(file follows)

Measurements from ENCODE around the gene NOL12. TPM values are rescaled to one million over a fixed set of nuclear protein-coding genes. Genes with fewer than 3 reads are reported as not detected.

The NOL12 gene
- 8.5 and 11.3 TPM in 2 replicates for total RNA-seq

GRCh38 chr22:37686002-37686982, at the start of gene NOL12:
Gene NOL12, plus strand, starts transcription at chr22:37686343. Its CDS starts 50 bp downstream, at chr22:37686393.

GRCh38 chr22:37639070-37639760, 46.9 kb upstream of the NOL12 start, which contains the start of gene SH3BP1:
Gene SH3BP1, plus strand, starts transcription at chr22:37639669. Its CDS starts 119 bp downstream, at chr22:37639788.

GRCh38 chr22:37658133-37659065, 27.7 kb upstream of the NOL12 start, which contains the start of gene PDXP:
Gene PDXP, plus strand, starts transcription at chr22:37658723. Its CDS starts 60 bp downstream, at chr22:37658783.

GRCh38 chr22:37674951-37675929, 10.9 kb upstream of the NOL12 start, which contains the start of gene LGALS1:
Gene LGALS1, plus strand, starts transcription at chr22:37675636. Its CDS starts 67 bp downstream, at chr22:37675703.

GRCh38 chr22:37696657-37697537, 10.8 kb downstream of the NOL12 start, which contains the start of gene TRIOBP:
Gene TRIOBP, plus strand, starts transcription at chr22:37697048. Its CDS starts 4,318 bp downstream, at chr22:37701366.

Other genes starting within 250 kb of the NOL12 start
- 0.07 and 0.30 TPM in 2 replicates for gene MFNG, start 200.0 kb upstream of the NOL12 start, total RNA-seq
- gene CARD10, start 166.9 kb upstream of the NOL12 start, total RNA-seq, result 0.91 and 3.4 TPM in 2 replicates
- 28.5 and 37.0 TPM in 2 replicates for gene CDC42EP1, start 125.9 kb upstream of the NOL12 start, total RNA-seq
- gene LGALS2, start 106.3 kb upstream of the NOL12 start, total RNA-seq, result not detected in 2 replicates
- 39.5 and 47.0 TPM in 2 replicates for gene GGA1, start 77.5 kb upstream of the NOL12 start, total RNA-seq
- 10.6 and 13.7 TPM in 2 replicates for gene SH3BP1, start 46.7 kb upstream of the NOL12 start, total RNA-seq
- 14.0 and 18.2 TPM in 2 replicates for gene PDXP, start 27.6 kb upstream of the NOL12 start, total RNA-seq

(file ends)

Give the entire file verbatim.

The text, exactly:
Measurements from ENCODE around the gene NOL12. TPM values are rescaled to one million over a fixed set of nuclear protein-coding genes. Genes with fewer than 3 reads are reported as not detected.

The NOL12 gene
- 8.5 and 11.3 TPM in 2 replicates for total RNA-seq

GRCh38 chr22:37686002-37686982, at the start of gene NOL12:
Gene NOL12, plus strand, starts transcription at chr22:37686343. Its CDS starts 50 bp downstream, at chr22:37686393.

GRCh38 chr22:37639070-37639760, 46.9 kb upstream of the NOL12 start, which contains the start of gene SH3BP1:
Gene SH3BP1, plus strand, starts transcription at chr22:37639669. Its CDS starts 119 bp downstream, at chr22:37639788.

GRCh38 chr22:37658133-37659065, 27.7 kb upstream of the NOL12 start, which contains the start of gene PDXP:
Gene PDXP, plus strand, starts transcription at chr22:37658723. Its CDS starts 60 bp downstream, at chr22:37658783.

GRCh38 chr22:37674951-37675929, 10.9 kb upstream of the NOL12 start, which contains the start of gene LGALS1:
Gene LGALS1, plus strand, starts transcription at chr22:37675636. Its CDS starts 67 bp downstream, at chr22:37675703.

GRCh38 chr22:37696657-37697537, 10.8 kb downstream of the NOL12 start, which contains the start of gene TRIOBP:
Gene TRIOBP, plus strand, starts transcription at chr22:37697048. Its CDS starts 4,318 bp downstream, at chr22:37701366.

Other genes starting within 250 kb of the NOL12 start
- 0.07 and 0.30 TPM in 2 replicates for gene MFNG, start 200.0 kb upstream of the NOL12 start, total RNA-seq
- gene CARD10, start 166.9 kb upstream of the NOL12 start, total RNA-seq, result 0.91 and 3.4 TPM in 2 replicates
- 28.5 and 37.0 TPM in 2 replicates for gene CDC42EP1, start 125.9 kb upstream of the NOL12 start, total RNA-seq
- gene LGALS2, start 106.3 kb upstream of the NOL12 start, total RNA-seq, result not detected in 2 replicates
- 39.5 and 47.0 TPM in 2 replicates for gene GGA1, start 77.5 kb upstream of the NOL12 start, total RNA-seq
- 10.6 and 13.7 TPM in 2 replicates for gene SH3BP1, start 46.7 kb upstream of the NOL12 start, total RNA-seq
- 14.0 and 18.2 TPM in 2 replicates for gene PDXP, start 27.6 kb upstream of the NOL12 start, total RNA-seq